Sunday, October 26, 2008

Neo-Hobbism and Conservative Paranoia

My thinking about the liberal-conservative divide in US political ideology has been immensely clarified by teaching this term. The two major factors: teaching Hobbes and Locke again, and reading Michael Zuckert's Launching Liberalism in preparation for the latter (Zuckert is a sweetheart, and a thoughtful, intelligent fellow, to boot, I happen to know). Anyway, the one-two punch really drove home how well the distinction between Hobbes and Locke maps on to the distinction between conservative and liberal (even though there are also crucial non- and even ounter-correlations).

Right now, conservatism in the US is deeply committed to Hobbes' claim that authority, not truth, makes law. In international relations, conservatism has become the assertion of US global sovereignty and the derisive dismissal of appeals to any international law that would transcend and check rather than emanating from this sovereign. In domestic affairs, conservatives are much more concerned about lawlessness among the common-folk than about lawlessness among the law-enforcers--Dirty Harry, Judge Dredd, and George W. Bush are all conservative icons because they go outside the law in order to uphold the law, stepping in for the sovereign who is so lamentably absent. This goes alll the way back to conservative opposition to Martin Luther King, Jr., whose civil disobedience looked like lawlessness to the Right precisely because King appealed to natural law. Natural law is no law at all ot the Hobbist.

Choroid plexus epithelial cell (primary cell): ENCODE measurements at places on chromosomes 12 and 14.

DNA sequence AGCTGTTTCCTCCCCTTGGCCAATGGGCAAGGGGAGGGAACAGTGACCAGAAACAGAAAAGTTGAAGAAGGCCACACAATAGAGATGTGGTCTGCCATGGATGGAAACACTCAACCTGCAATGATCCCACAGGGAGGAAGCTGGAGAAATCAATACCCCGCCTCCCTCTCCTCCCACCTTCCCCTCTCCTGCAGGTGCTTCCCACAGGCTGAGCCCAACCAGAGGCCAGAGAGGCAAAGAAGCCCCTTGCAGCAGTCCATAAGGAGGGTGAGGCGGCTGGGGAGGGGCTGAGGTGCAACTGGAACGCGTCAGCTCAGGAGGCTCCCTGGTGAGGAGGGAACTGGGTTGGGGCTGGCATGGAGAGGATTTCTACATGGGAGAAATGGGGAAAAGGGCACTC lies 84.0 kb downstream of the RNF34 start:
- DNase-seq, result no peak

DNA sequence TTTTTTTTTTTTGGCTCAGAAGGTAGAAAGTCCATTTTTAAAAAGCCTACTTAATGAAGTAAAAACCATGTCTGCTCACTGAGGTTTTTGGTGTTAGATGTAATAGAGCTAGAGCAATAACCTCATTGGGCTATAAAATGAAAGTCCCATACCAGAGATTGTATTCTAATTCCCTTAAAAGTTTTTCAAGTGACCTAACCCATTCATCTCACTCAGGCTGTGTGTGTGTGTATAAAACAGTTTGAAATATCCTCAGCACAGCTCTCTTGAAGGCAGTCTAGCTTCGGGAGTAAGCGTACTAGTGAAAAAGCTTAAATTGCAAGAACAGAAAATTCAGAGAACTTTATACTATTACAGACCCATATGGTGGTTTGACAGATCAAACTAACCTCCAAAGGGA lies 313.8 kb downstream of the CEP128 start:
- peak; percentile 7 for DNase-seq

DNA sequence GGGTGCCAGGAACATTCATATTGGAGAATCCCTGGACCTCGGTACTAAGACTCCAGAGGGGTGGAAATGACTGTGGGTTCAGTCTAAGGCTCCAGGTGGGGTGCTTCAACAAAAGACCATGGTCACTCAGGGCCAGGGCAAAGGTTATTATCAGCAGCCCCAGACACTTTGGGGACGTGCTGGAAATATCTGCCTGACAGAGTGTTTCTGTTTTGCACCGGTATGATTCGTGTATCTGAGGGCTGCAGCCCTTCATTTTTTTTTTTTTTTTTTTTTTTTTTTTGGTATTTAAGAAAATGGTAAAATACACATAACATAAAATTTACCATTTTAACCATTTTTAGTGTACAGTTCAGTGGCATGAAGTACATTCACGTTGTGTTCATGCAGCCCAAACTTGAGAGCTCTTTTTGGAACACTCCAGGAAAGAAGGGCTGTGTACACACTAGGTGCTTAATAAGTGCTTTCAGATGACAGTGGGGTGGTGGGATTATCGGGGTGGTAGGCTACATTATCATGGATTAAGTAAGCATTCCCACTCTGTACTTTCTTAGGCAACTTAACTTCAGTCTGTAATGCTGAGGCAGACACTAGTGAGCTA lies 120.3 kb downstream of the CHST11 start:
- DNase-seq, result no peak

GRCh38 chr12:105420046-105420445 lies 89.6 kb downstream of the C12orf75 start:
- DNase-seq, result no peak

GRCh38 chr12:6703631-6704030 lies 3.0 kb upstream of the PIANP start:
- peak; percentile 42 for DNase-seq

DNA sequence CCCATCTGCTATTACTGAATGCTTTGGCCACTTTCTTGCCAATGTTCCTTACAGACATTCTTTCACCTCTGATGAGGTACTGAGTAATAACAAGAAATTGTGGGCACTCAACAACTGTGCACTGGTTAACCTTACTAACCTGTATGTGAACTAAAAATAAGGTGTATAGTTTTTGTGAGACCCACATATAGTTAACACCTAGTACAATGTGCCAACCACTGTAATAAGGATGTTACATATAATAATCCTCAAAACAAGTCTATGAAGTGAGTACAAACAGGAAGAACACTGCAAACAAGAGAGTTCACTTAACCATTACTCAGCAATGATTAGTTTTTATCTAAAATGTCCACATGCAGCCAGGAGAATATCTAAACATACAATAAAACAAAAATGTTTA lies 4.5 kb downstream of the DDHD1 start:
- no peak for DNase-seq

I'm less interested in the liberal side of the comparison for now than in the connection between Hobbist conservatism and the raving-looney act going on on the Right at the moment. Three exemplary posts at National Review Online will suffice for now.

First up, Andy McCarthy defends himself for posting about the Pittsburgh hoax:

Sen. Obama has expressly tied community organizing to "direct action." As he stated in the chapter he contributed in 1988 to a compendium about organizing in the post-Alinsky era, “[G]rass-roots community organizing builds on indigenous leadership and direct action.” (Emphasis added.) Obama's confederates, especially at ACORN, concede (indeed, brag) that "direct action" is sometimes violent lawlessness. One of his ACORN partners and most ardent admirers, Madeleine Talbott, led an attempt to storm the Chicago City Council in 1997. Some Obama supporters, like Bill Ayers and Bernadine Dohrn, have actually been terrorists who tried to kill people. All that aside, there have been various reports of harrassment against McCain supporters (just as there have also been reports of harrassment against Obama supporters).